A changelog is an alternative entrypoint to a codebase. It may be presented out-of-context in pull requests on third-party repositories, created by Dependabot or similar bots that read changelogs. Changes require context to understand and won't always be straightforward to describe, especially across language barriers.

For these reasons, changes must reference relevant commits, and should reference tickets or pull requests when available. Example:

- Fix infinite loop ([#194](https://github.com/owner/name/issues/194))

References must be written after (and on the same line as) a change, so that content on that line is sorted by importance from left to right. References must be wrapped in parentheses. References of the same type may be separated by commas and only then wrapped in parentheses: (#1, #2) rather than (#1) (#2). Each reference must be a Markdown link.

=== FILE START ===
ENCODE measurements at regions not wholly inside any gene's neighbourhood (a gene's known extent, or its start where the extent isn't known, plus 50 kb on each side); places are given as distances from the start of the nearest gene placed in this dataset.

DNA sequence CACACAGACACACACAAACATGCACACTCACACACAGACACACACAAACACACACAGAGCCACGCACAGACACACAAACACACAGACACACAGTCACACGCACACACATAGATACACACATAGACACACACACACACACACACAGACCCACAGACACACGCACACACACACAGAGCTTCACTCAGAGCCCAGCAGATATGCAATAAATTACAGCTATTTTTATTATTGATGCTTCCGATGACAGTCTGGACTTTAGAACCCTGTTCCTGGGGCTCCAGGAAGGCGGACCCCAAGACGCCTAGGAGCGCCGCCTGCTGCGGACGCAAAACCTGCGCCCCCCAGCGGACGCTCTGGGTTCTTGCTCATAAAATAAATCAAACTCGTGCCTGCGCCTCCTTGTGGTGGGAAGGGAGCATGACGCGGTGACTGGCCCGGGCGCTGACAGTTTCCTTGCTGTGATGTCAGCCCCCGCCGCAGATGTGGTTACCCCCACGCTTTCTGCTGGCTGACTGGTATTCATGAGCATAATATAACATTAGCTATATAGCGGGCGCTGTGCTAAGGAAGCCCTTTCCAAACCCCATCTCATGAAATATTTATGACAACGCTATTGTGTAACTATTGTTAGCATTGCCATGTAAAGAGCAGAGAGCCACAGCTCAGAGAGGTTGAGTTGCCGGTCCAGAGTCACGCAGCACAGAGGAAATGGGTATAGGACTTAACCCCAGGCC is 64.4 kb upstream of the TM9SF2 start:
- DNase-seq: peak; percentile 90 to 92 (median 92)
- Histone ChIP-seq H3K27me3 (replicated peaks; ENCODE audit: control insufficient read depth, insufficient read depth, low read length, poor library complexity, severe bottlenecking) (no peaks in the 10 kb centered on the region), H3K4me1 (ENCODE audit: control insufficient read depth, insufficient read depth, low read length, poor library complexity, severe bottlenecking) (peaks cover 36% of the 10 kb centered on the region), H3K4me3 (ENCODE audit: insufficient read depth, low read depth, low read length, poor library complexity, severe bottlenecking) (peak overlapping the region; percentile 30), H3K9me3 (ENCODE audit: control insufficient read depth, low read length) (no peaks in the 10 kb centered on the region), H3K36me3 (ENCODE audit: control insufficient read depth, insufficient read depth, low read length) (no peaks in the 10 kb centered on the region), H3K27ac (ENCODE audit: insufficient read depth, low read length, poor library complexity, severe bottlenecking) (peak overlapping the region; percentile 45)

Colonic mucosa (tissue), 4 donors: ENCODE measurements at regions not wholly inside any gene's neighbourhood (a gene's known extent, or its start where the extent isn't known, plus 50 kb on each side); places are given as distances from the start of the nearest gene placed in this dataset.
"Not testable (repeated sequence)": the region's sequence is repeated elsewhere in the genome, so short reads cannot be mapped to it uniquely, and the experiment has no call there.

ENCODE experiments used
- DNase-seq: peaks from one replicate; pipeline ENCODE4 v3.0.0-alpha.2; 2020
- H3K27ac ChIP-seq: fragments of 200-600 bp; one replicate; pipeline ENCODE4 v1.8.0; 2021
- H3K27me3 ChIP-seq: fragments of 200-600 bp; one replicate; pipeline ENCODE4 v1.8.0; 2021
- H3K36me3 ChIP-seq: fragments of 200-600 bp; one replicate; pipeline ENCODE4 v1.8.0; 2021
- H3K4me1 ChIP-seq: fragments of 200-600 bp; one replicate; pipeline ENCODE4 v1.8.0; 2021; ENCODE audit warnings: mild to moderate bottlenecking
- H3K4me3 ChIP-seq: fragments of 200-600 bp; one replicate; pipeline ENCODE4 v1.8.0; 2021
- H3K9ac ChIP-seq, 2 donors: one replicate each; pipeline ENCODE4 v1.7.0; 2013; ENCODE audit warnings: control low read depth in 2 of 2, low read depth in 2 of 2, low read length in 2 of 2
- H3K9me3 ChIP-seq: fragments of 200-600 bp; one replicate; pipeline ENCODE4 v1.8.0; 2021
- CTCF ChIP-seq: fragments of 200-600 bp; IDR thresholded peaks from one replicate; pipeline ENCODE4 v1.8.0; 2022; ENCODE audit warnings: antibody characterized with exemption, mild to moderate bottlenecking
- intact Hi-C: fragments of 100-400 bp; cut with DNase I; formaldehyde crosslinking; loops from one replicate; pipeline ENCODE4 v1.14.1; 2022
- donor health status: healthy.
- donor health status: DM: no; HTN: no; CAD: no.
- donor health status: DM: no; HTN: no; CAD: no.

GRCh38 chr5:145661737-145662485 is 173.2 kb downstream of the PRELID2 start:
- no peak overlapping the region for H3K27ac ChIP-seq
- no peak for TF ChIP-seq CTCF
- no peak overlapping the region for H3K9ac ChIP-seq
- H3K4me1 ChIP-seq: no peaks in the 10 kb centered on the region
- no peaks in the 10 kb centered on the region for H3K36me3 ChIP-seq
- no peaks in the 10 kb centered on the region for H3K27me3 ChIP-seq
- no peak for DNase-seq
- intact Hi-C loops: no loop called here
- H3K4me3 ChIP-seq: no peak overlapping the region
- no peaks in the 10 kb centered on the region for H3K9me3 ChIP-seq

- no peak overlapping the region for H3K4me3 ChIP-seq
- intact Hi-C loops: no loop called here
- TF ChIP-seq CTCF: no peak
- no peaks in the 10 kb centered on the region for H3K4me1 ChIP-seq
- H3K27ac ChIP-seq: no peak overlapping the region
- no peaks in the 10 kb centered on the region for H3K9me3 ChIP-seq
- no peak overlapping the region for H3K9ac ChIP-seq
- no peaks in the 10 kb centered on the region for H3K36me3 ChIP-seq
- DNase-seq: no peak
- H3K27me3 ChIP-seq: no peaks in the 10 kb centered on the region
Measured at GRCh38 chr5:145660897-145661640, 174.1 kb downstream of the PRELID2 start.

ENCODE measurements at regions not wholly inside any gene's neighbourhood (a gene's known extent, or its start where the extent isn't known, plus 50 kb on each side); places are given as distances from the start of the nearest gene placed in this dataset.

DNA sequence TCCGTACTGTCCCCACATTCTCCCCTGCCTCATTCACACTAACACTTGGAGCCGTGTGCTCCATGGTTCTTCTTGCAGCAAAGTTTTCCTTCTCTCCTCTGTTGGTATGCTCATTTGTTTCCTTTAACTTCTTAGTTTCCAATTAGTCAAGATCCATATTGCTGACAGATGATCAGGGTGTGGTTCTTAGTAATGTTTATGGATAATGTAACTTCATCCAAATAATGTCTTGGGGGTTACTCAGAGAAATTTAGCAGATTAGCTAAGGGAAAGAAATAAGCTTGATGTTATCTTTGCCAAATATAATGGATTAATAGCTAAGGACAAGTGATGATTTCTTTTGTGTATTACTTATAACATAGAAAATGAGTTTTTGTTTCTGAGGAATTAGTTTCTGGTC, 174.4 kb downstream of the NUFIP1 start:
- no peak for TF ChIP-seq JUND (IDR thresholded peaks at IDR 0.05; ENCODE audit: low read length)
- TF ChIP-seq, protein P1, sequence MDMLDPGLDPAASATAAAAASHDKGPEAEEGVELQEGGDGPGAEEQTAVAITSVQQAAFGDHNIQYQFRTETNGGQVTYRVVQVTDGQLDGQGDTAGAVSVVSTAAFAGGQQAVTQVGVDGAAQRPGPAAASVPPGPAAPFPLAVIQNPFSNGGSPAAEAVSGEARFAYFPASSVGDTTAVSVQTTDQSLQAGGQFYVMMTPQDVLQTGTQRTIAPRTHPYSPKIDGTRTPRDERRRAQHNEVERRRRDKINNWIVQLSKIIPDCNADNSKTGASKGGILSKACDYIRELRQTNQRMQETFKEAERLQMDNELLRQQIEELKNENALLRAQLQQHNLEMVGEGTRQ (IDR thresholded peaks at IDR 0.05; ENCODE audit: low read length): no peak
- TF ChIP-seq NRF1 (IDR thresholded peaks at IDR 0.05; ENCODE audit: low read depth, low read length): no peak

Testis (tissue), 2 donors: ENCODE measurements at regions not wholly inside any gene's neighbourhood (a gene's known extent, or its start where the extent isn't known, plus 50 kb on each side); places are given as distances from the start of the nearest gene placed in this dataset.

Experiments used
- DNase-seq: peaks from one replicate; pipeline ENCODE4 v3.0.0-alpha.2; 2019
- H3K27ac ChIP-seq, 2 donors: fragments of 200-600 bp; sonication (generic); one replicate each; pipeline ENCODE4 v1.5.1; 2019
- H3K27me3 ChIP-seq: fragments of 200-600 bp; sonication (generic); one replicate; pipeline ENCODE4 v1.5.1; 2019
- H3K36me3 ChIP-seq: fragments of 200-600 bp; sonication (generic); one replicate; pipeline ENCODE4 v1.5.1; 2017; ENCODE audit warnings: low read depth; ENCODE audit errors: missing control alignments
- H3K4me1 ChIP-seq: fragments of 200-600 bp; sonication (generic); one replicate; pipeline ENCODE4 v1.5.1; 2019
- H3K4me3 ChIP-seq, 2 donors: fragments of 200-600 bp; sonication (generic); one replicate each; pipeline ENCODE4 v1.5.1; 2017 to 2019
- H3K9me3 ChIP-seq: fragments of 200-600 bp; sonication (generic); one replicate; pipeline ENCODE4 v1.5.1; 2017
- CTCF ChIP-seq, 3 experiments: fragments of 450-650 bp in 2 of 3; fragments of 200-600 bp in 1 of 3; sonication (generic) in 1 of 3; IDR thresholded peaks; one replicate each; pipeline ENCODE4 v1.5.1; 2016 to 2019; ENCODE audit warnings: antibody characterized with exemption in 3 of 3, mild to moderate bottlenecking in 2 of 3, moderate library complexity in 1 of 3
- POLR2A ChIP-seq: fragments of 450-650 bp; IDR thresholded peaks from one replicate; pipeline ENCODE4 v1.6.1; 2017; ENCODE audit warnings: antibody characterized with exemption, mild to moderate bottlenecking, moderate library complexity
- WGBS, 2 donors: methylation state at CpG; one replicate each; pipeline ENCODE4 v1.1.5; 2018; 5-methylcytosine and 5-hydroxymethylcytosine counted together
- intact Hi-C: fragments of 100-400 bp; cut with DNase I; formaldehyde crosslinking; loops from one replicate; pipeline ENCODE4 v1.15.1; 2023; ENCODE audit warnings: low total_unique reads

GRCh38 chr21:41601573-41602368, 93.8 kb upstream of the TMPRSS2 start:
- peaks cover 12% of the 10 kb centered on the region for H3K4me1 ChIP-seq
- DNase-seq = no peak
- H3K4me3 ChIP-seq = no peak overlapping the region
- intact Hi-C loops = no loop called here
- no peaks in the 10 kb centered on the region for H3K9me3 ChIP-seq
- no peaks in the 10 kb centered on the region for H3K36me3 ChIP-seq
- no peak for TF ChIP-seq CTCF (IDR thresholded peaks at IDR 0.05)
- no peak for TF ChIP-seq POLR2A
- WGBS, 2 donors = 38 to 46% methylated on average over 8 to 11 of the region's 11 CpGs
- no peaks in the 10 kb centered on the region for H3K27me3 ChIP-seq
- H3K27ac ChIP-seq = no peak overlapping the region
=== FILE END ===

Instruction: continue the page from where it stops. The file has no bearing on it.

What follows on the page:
When there are more than two available references, only include the best starting point for people that wish to learn more. For example, if a change happened in a pull request that closed a ticket, prefer to reference the pull request and not the ticket.

References can be written in one of the following forms.



The latter form should only be used for git submodules. If subsystem prefixes are used (see below) then the former short form is sufficient.

Pull Requests or issues


The latter form should only be used to reference issues in external repositories. This can be useful for cross-repository efforts where a single issue is used to track progress or to explain a common change in detail.

External tickets


2.4.3. Authors

Author names must be written after references, wrapped in parentheses and separated by commas. If the project only has one contributor, author names can be omitted. For changes authored by bots, the author listed in the changelog should be the person that merged the relevant Pull Request(s).


- Fix infinite loop ([#194](https://github.com/owner/name/issues/194)) (Alice Meerkat)